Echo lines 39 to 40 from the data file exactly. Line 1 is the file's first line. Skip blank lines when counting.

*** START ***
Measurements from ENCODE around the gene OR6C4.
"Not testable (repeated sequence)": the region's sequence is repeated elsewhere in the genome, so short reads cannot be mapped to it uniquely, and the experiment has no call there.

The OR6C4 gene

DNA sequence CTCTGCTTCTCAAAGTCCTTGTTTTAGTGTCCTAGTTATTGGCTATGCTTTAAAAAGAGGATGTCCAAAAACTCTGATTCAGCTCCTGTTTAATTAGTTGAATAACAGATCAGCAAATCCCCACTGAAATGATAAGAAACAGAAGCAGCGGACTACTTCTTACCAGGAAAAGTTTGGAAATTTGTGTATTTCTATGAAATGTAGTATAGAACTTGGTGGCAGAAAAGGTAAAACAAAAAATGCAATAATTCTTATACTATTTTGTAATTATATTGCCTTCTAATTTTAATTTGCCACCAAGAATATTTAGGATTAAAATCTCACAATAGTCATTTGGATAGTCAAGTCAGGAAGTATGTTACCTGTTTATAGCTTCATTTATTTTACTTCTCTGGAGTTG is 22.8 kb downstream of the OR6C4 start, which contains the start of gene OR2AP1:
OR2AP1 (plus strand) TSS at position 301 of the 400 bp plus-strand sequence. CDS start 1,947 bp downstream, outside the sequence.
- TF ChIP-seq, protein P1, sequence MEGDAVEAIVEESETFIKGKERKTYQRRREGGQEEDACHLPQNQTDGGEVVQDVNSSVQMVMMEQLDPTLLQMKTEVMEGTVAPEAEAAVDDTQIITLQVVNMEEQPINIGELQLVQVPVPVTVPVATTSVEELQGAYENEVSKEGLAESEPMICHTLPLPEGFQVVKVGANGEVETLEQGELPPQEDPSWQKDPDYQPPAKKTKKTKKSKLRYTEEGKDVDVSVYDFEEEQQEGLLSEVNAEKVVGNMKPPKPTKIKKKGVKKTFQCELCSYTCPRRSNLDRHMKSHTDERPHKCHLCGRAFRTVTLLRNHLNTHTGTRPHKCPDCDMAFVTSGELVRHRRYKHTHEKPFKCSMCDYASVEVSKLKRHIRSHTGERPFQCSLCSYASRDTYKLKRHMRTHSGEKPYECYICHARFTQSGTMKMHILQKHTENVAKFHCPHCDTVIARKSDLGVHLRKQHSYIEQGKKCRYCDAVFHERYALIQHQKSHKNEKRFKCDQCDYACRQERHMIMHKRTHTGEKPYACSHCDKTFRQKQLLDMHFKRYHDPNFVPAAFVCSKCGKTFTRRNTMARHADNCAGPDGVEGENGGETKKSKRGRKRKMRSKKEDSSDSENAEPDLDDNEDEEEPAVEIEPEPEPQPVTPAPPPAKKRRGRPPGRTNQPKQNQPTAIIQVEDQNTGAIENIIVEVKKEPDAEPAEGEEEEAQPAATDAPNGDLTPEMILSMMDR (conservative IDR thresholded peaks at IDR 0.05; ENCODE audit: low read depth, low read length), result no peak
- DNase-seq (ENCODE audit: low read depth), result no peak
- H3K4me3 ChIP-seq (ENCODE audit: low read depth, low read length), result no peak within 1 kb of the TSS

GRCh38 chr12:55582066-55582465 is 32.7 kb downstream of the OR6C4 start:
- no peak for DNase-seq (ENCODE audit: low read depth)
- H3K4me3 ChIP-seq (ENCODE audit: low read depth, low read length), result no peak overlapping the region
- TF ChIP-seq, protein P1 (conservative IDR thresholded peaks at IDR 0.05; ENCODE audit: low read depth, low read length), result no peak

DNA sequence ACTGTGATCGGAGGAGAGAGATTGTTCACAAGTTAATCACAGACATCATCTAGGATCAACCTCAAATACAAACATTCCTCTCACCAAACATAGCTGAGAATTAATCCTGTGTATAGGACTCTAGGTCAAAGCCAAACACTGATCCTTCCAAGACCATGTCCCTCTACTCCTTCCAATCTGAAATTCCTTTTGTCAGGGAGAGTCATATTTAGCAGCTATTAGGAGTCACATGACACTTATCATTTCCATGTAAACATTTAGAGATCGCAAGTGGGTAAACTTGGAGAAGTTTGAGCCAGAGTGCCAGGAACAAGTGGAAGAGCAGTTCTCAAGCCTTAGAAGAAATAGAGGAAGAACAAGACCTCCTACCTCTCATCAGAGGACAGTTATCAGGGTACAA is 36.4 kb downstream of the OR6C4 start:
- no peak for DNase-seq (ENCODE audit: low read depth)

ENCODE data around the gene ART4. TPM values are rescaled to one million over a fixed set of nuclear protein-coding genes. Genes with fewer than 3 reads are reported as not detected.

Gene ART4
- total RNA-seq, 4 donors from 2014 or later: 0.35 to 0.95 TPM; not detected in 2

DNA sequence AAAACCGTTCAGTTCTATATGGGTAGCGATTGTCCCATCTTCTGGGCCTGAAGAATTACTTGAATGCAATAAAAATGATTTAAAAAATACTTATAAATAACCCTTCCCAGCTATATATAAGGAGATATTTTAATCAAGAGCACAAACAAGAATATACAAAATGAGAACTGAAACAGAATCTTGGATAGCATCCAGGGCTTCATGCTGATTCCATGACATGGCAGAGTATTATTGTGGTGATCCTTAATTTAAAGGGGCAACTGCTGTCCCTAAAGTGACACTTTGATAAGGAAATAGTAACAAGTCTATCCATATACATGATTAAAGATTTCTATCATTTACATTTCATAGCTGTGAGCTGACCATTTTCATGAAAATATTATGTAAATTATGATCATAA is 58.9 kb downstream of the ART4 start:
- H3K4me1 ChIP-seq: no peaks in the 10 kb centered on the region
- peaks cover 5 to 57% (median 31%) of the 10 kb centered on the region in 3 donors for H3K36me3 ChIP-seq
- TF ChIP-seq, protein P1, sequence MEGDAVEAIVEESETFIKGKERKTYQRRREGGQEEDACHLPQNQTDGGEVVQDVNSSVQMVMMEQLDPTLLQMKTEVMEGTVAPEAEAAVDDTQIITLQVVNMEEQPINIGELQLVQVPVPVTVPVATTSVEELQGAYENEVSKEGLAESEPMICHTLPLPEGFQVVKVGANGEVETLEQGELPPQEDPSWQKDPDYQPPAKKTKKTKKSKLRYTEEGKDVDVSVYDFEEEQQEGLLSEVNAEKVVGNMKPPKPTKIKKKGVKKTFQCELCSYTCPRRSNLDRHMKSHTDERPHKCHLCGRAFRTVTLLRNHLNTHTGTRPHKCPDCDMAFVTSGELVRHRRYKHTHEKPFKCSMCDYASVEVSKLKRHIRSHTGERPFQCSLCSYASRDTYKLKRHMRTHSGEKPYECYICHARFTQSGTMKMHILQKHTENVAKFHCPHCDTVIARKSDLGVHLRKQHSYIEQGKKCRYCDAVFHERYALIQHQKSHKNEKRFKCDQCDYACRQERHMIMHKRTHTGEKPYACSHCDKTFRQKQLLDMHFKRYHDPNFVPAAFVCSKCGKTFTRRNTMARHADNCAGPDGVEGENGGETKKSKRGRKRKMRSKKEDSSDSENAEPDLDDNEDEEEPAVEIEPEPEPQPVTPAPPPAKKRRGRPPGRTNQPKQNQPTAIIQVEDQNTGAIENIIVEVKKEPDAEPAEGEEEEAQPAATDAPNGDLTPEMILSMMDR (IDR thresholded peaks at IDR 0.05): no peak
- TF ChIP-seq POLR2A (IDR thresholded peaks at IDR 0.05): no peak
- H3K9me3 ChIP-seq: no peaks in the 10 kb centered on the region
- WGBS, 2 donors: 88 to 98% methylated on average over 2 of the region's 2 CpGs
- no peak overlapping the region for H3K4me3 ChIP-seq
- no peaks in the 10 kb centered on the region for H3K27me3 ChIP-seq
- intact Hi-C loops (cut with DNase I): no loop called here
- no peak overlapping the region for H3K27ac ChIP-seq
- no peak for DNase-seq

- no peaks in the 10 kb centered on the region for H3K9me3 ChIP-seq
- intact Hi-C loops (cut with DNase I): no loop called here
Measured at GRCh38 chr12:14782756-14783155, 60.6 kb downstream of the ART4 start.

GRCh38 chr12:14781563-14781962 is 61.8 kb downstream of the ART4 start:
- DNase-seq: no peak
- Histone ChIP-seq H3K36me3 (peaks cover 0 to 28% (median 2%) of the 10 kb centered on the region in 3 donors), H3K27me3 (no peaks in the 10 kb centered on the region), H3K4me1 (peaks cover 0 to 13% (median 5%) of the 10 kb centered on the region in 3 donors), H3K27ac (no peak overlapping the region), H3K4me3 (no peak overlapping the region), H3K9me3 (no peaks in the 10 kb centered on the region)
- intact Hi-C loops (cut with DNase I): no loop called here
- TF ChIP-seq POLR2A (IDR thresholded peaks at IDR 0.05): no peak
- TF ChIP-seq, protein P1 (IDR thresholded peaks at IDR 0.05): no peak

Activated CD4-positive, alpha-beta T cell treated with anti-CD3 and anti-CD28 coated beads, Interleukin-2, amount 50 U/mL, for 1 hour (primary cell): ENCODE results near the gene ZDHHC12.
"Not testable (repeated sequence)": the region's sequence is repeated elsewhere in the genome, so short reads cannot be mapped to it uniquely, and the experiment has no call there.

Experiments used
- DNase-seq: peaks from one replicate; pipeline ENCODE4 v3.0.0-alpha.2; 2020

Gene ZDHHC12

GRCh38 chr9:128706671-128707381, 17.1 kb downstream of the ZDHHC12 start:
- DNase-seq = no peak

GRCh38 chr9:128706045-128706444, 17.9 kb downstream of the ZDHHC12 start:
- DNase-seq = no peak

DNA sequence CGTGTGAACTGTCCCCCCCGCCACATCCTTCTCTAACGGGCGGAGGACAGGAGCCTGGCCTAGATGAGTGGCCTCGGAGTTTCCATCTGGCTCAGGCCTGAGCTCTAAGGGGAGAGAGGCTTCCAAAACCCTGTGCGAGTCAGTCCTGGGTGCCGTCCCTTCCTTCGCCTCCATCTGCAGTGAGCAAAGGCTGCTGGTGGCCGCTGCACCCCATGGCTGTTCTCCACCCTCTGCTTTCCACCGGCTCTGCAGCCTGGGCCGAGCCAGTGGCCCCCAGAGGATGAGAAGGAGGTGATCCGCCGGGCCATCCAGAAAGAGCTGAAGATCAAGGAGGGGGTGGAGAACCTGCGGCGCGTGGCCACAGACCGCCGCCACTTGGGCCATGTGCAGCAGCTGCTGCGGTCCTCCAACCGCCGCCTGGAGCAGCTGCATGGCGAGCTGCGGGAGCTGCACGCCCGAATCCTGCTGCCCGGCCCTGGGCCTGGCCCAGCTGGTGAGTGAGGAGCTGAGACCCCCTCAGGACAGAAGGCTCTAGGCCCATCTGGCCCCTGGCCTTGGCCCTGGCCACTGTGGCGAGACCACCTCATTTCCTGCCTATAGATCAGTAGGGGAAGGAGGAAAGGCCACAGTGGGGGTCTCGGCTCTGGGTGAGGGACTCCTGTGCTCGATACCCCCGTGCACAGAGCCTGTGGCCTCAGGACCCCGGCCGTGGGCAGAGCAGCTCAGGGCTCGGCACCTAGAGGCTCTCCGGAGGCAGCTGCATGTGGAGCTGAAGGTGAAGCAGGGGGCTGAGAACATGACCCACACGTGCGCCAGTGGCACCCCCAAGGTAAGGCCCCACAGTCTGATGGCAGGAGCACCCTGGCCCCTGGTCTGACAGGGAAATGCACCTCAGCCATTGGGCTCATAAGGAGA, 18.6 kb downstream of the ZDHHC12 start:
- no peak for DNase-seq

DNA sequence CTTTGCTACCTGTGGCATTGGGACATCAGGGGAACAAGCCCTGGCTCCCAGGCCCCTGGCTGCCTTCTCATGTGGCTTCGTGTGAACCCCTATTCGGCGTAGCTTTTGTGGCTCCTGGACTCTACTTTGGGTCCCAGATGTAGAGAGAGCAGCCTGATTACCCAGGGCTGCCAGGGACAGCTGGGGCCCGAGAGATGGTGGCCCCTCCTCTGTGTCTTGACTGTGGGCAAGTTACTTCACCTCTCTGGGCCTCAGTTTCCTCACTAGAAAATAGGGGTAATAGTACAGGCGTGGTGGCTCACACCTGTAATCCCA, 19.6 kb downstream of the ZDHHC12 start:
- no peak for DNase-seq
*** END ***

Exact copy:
Activated CD4-positive, alpha-beta T cell treated with anti-CD3 and anti-CD28 coated beads, Interleukin-2, amount 50 U/mL, for 1 hour (primary cell): ENCODE results near the gene ZDHHC12.
"Not testable (repeated sequence)": the region's sequence is repeated elsewhere in the genome, so short reads cannot be mapped to it uniquely, and the experiment has no call there.